Still and all, one can only heartily agree with Hasker’s conclusion that a devout life is no protection against fallacious reasoning. Peter would do well to take Bill Hasker among his philosophical advisors, for one will find his advice inevitably stimulating and penetrating, even if, in the end, not always convincing.
 “The Perils of Paul: A Response to William Craig,” this journal.
 Hasker thinks that on Paul’s proposal there cannot fail to be an optimal balance of saved and lost in the galaxy of feasible worlds. But when one reflects that an optimal balance involves both the ratio of saved to lost as well as absolute numbers, this is not obvious. Perhaps as the numbers increase the ratio declines, with no intrinsic maxima. In that case an optimally balanced world would be like the chimaera of the best of all possible worlds.
 Notice that Paul treats worlds which are incompatible with God’s goodness as still feasible for God, even if rejected by Him. Thomas Flint’s approach is different. He asks:
“Could it be the case that, even within the feasible galaxy, there are certain worlds which God cannot actualize—because, e.g., doing so would be morally abhorrent? I think not. The Molinist will insist that, if a certain world is so atrocious that actualizing it would be inconsistent with God’s moral perfection, then the world in question is not genuinely possible, and so is not a member of the feasible galaxy in the first place” (Thomas P. Flint, Divine Providence, Cornell Studies in the Philosophy of Religion [Ithaca, N.Y.: Cornell University Press, 1998], p. 51).
Paul is presupposing a stricter modality than Flint. If we adopt Flint’s view, then every world feasible for God has an optimal salvific balance. Indeed, given God’s essential goodness, any galaxy of feasible worlds, regardless of which creaturely world-type is true, is composed exclusively of optimally balanced worlds. Such a conclusion would not materially affect the issue before us, however, since Paul recognizes that the optimal balance may be different from galaxy to galaxy, and Hasker’s contention is that we have it within our power to bring it about that a different creaturely world-type is true so that a different galaxy is feasible for God.
Notice, too, Paul’s ceteris paribus clause. This is a huge assumption, indeed, an arguably false assumption, since worlds having better salvific balances might have other overriding deficiencies that make them less preferable. Even if we can act so as to bring about a better salvific balance, those worlds in which we do so may be less preferable.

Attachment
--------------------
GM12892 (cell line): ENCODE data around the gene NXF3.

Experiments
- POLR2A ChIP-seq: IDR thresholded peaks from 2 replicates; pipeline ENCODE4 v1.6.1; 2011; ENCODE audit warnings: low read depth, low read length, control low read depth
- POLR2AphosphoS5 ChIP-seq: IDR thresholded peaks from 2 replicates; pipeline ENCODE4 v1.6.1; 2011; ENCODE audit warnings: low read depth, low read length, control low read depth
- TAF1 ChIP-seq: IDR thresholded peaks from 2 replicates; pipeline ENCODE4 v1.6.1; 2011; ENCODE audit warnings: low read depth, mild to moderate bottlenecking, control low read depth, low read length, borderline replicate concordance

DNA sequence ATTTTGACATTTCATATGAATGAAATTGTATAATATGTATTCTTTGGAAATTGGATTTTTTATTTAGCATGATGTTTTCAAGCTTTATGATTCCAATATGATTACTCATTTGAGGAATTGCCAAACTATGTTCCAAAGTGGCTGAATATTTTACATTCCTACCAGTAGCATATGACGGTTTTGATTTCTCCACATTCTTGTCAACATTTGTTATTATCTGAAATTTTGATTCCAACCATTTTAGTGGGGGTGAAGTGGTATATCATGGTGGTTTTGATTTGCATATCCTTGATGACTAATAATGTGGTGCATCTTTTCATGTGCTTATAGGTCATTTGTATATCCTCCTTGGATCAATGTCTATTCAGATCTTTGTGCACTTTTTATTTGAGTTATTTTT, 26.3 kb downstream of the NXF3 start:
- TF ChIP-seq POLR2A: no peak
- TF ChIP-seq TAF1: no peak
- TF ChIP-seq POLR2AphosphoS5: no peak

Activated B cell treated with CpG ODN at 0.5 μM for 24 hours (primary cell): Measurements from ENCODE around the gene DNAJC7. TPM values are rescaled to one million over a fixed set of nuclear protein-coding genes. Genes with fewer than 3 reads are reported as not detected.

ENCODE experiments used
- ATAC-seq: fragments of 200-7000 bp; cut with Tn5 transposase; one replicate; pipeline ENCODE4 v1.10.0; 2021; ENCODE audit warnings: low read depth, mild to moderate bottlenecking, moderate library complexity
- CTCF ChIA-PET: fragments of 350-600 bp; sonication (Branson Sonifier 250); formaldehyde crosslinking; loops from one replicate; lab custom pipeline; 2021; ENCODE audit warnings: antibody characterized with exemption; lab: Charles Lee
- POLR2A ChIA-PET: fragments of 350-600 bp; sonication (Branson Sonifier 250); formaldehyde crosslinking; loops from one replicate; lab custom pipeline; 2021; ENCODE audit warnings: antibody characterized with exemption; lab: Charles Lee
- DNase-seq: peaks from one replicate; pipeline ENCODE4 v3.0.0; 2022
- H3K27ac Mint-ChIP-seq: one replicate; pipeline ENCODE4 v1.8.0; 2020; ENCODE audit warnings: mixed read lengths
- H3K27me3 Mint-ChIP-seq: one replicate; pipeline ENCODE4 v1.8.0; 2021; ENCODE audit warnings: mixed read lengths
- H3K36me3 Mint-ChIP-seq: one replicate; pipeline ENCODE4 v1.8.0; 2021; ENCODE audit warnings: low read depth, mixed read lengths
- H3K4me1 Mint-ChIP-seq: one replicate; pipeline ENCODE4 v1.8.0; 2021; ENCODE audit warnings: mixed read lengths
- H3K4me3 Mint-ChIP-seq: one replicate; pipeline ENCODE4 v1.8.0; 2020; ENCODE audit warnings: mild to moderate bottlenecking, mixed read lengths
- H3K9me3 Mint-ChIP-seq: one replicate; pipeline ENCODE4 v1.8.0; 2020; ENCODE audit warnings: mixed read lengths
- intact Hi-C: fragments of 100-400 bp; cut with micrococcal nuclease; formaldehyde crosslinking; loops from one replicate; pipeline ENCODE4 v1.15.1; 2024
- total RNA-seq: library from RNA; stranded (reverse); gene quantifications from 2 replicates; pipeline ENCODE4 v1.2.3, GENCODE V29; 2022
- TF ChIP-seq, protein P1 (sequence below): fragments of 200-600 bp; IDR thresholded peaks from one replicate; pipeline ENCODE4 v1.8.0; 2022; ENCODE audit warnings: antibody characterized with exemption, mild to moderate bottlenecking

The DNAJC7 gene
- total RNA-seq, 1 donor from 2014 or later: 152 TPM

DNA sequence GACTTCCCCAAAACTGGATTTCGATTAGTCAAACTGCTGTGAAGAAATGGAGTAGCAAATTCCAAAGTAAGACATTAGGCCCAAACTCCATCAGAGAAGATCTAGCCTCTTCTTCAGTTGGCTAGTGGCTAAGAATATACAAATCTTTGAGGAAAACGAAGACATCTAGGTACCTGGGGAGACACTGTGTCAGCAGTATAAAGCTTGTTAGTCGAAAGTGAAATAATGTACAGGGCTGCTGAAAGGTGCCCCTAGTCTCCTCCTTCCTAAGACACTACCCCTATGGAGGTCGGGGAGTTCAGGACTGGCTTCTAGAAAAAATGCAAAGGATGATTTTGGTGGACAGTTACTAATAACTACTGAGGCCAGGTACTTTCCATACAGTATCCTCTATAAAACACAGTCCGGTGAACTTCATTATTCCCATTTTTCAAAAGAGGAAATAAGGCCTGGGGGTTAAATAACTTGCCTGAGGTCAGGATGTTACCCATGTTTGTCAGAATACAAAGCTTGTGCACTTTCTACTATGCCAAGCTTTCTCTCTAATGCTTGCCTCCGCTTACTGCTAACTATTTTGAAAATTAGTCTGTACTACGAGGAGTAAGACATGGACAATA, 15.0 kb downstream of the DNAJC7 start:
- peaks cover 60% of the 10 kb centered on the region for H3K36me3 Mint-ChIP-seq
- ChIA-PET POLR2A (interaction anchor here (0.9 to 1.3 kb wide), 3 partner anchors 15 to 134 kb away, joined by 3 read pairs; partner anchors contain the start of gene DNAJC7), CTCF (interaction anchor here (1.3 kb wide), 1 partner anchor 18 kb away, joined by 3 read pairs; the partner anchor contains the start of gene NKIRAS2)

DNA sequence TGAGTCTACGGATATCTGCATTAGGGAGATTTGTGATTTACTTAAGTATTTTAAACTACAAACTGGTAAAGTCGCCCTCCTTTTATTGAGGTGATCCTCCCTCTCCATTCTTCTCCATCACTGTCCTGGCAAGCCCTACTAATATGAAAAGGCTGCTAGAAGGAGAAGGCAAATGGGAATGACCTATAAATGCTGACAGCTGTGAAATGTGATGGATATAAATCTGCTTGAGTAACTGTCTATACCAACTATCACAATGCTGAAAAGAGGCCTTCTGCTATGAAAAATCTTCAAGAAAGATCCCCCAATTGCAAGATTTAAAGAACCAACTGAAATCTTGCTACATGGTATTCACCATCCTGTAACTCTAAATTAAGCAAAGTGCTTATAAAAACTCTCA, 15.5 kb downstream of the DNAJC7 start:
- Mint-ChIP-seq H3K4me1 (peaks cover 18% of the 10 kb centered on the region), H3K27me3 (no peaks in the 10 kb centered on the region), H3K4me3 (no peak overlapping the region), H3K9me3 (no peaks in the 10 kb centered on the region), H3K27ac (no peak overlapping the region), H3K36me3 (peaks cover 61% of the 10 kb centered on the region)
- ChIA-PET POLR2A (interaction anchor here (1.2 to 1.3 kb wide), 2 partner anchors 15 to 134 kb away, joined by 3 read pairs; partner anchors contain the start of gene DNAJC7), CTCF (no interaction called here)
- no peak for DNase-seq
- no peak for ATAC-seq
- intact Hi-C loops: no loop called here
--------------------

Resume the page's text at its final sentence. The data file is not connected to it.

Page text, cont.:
Thus, Paul is by no means confused, as Hasker alleges, when he asserts that whichever world is actual that world has an optimal balance between saved and lost. God’s essential goodness guarantees that only worlds belonging to that class of worlds exhibiting an optimal balance in their galaxy are candidates for actualization. So if the Bahamanian world b were actual, it would have an optimal balance of saved and unsaved.
 See, e.g., his comment that if we were to act in a certain way “the actual world would be part of a different galaxy than the galaxy to which abelongs.” I take it that he does not envision inter-galactic travel by worlds, but rather another galaxy’s being feasible than this one and so another world actual than this one. In Flint’s terminology, a different chosen world would be actual, and the question is whether it has a better salvific balance than this world. Hasker errs, moreover, in thinking that the reason that a would be infeasible if bwere actual is because the counterfactuals of freedom stating what Peter and others would do when confronted with the call to the mission field would have different truth-values. In fact, precisely the same counterfactuals concerning them could be true, since it is no part of the envisioned scenario that Peter and his fellow believers find themselves in the same circumstances in bas in a. Hasker notes that he is assuming that some persons in bwould reject the missionary call in exactly the same circumstances in which they actually accept it. Such an assumption is gratuitous. Hasker recognizes that because circumstances in bbecome increasingly divergent from those in a, the truth value of counterfactuals concerning subsequent choices might not have different truth-values. But he fails to appreciate that because C includes the whole history of the world, at the first difference between band a different counterfactuals immediately come into play, so that no different truth-values are required in bfor propositions about the choices which Peter and others like him make in a.
Counterfactuals of creaturely freedom have the form If S were in C, S would freely do A, where S is a free creature, C is a set of circumstances including the causal history of the world up until the time of S’s decision, and A is some action.
 In the case of (A) and its variants C will include various gifts of divine grace and solicitations of the Holy Spirit, but that fact does not make (A) or its variants only post-volitionally true, for C may include any envisioned circumstances, even circumstances concerning God’s actions; indeed, such truths are crucial to a Molinist doctrine of providence and predestination.
Since neither (A) nor (A¢) is a counterfactual of creaturely freedom, there is no guarantee that the Law of Conditional Excluded Middle holds for it. Indeed, given the multiplicity of situations they envision, it may seem intuitively true that:
A***. If we were to be more obedient to the Great Commission, the balance between saved and lost might or might not be improved.
 I myself thank Bill for stimulating discussion of this response.
©William Lane Craig. Originally appeared in Philosophia Christi 6 (2004): 273-8. Reposted with permission.